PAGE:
City Council discusses marijuana sale fees; tensions among council members run high on election night

Citizen Charles Withuhn criticizes the councils handling of the Homeless Oppurtunity plan.

Jacob Collier

Citizen Charles Withuhn criticizes the councils handling of the Homeless Oppurtunity plan.

Citizens of Chico gathered in City Hall on the night of the 2020 U.S. Presidential Election, and two key issues stood out — the acceptance of California Alcohol and Beverage grant and the establishment of new fees for commercial cannabis.

The council approved the use of a California Alcohol and Beverage Control grant for $19,000 to fund approximately 20 operations targeting underage alcohol sales.

“This is specifically a grant for the Chico Police Department to work the underage drinking operation. It’s really a shoulder-tap program to make sure that our licensed businesses in town are adhering to the rules and not selling to underage,” said Chico Police Department Chief Matt Madden. 

The plan would aim to cite businesses where the sale of alcohol to underage buyers takes place. Consequences for workers who illegally sell to minors can include a fine, mandatory community service and suspension. Businesses can also lose their liquor licenses.   

Council meeting at 6pm on 11/3. Citizens of Chico came to voice their opinions on the troubles facing them and the city.

Assistant City Manager Chris Constantin proposed two new ordinances and a resolution to jumpstart the sale of cannabis in the city.

“There’s five different business types,” Constantin said. “The main one is the one that has a restricted number of permits, which is for the commercial storefront retail. The remaining four business types are separate. They still have to go through a compliance check.”

Constantin addressed concerns over whether cannabis delivery would go beyond the city limits.

“Delivery is no longer allowed once this permit program goes into the process,” Constantin said. “You must have the city of Chico permit to be able to do delivery within a city. So in terms of the unfair competitive advantage, if you’re coming from the outside you wouldn’t have a competitive advantage over a local business.”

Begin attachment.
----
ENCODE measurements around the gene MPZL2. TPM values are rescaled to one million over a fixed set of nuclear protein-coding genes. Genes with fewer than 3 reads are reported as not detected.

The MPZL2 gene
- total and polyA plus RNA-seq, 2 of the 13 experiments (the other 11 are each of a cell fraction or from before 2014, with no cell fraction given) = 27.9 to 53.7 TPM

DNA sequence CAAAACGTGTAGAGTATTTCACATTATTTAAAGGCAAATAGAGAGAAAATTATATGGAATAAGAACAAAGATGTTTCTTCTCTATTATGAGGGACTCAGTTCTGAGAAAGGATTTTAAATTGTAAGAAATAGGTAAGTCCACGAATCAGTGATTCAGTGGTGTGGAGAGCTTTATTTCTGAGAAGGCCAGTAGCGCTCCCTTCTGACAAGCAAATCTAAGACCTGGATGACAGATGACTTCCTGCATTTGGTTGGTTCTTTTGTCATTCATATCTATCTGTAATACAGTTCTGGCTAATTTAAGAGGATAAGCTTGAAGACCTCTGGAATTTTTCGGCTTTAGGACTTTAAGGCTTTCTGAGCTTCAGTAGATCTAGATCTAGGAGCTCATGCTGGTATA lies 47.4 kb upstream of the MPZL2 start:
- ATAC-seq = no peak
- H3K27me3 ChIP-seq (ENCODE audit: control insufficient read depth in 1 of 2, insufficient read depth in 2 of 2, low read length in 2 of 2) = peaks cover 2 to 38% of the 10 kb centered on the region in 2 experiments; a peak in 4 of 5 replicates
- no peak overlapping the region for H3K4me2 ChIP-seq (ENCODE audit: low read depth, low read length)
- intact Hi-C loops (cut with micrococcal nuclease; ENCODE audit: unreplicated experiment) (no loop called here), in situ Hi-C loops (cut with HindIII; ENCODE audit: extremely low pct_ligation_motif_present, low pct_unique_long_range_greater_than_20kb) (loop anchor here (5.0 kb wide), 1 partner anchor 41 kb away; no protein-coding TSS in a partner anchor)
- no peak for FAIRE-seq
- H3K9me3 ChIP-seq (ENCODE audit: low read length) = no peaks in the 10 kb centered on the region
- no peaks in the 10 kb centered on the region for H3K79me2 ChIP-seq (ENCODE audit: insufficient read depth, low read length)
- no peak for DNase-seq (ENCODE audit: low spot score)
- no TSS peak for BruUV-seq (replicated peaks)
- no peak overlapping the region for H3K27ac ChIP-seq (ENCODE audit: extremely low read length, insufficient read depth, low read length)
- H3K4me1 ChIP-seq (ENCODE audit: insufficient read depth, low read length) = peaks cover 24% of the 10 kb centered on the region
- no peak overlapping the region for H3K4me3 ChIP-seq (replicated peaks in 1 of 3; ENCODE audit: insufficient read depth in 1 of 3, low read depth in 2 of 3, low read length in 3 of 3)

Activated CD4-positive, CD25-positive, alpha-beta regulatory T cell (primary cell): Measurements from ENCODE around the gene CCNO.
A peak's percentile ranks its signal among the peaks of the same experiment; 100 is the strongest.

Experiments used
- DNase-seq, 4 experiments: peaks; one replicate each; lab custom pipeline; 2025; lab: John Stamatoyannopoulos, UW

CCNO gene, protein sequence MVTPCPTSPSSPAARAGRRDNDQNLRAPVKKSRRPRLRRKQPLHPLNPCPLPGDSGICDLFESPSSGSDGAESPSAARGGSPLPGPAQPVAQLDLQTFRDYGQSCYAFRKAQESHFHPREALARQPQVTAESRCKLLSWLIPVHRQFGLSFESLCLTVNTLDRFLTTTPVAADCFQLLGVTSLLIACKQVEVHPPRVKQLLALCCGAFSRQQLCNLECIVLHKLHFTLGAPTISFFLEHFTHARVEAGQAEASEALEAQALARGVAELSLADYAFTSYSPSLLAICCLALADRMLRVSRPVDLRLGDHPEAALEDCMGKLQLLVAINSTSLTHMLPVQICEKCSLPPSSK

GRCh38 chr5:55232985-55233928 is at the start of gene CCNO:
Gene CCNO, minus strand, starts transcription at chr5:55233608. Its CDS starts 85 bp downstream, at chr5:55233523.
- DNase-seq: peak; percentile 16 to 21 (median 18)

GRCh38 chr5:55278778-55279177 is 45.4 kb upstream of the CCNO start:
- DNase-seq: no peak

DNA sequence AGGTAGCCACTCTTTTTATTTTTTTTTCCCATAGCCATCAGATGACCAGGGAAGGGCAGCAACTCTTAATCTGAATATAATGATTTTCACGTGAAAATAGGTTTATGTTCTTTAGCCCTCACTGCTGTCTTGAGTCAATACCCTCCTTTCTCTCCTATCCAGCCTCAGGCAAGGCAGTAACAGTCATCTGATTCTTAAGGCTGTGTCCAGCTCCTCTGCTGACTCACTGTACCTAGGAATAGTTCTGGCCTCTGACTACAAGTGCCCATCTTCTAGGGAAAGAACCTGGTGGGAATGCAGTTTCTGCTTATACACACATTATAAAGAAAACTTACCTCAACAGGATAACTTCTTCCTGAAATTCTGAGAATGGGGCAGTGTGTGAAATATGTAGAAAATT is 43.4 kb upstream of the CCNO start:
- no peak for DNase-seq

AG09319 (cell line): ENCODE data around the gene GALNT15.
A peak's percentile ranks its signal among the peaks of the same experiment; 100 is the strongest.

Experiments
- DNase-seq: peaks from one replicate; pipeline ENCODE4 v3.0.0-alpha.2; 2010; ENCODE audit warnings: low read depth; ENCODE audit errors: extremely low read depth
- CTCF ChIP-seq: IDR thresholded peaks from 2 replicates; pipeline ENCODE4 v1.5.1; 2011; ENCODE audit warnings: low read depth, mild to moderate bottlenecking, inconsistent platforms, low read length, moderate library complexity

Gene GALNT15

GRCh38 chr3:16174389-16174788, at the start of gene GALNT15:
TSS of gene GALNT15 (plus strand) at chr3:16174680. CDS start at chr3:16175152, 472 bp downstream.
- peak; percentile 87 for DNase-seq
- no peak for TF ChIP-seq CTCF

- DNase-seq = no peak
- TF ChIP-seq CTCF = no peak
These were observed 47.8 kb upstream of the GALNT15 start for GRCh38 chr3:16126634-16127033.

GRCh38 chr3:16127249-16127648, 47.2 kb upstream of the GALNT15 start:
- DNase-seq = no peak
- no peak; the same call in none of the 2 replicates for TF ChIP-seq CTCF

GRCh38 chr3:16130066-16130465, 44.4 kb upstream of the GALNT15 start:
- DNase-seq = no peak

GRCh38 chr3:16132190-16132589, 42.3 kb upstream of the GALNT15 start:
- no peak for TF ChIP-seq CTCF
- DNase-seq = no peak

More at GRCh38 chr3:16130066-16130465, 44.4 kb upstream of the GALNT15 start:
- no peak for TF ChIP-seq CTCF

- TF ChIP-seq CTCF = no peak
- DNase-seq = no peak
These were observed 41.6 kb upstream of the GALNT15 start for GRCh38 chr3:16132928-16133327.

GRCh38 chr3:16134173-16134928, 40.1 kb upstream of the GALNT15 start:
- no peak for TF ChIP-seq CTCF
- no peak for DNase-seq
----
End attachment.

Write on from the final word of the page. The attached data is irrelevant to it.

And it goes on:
Tensions within the meeting ran high among council members and the community as public speakers criticized the councils work. At one point, council member Sean Morgan was seen removing his mask to eat while others spoke. and City Clerk Deborah Presson did not wear a mask for the duration of the meeting. 

At the beginning of the meeting, council member Karl Ory proposed moving two items on the agenda to the next meeting. 

Council member Randall Stone strongly disagreed. 

“We continue to put off so many of our agenda items. We’ve refused to work past 10 o’clock,” Stone said. “This is another example of putting our business, our personal business, and wanting to get out to an election and observe the results and passing on our responsibilities so I’ll be opposed.”

Citizens in the community shared their frustration with the council’s decision to shuffle agenda items. 

“I’m really disappointed that two important issues have been dropped. There are five of us out there in the cold waiting to speak, and I did spend time preparing arguments for these items,” concerned citizen Robyn Engel said. “It would be nice if you as a council considered the public when dropping items and that fact that some of us do prepare to speak on them.”

Another concerned citizen in a wheelchair asked for an increase in power outlets for wheelchairs throughout the city citing his inability to get around. 

Speaker Charles Withuhn addressed holes in the criteria for the Homeless Opportunity plan that  declared certain city parcels not viable for campgrounds and tiny home villages.  

“How can you make these important decisions with a backdrop of the Camp Fire, the Bear Fire? COVID-19, I think, has changed landscape and should change the criteria of how we pick city properties,” Withuhn said. “I’m sorry, I know too many women about 60 years old who are sleeping outside tonight.”

The final public speaker, citizen John Creed, spoke to the council before the meeting shifted to agenda items. Creed questioned the council’s work in Chico surrounding homelessness, public toilets, littering and construction.  

“You’ve had two years. What have you done in two years to meaningfully impact this city in a positive way?” Creed said. “You guys are a complete and utter failure.”

Council member Morgan responded to the issues surrounding the councils decision-making and agenda time management.

Council member Sean Morgan and City Clerk Deborah Presson can be seen at Tuesday meeting without a mask.

“It’s embarrassing to be a part of a body that can’t put together an agenda to get done by 10 o’clock,” Morgan said. “Let’s have an agenda for the next meeting, the last one of this council, regardless of who wins and doesn’t, that is actually done in a professional way and we cover the things we are supposed to.”

The next city council meeting will be held on Nov. 17 at 6 p.m. It’s the last meeting before the newly elected members take over. The city council agenda and live stream meetings can be viewed here. 

Alex Martin and Chloe Curtis can be reached at [email protected] or @alexmartinjour and @ChloeCurtis__ on Twitter.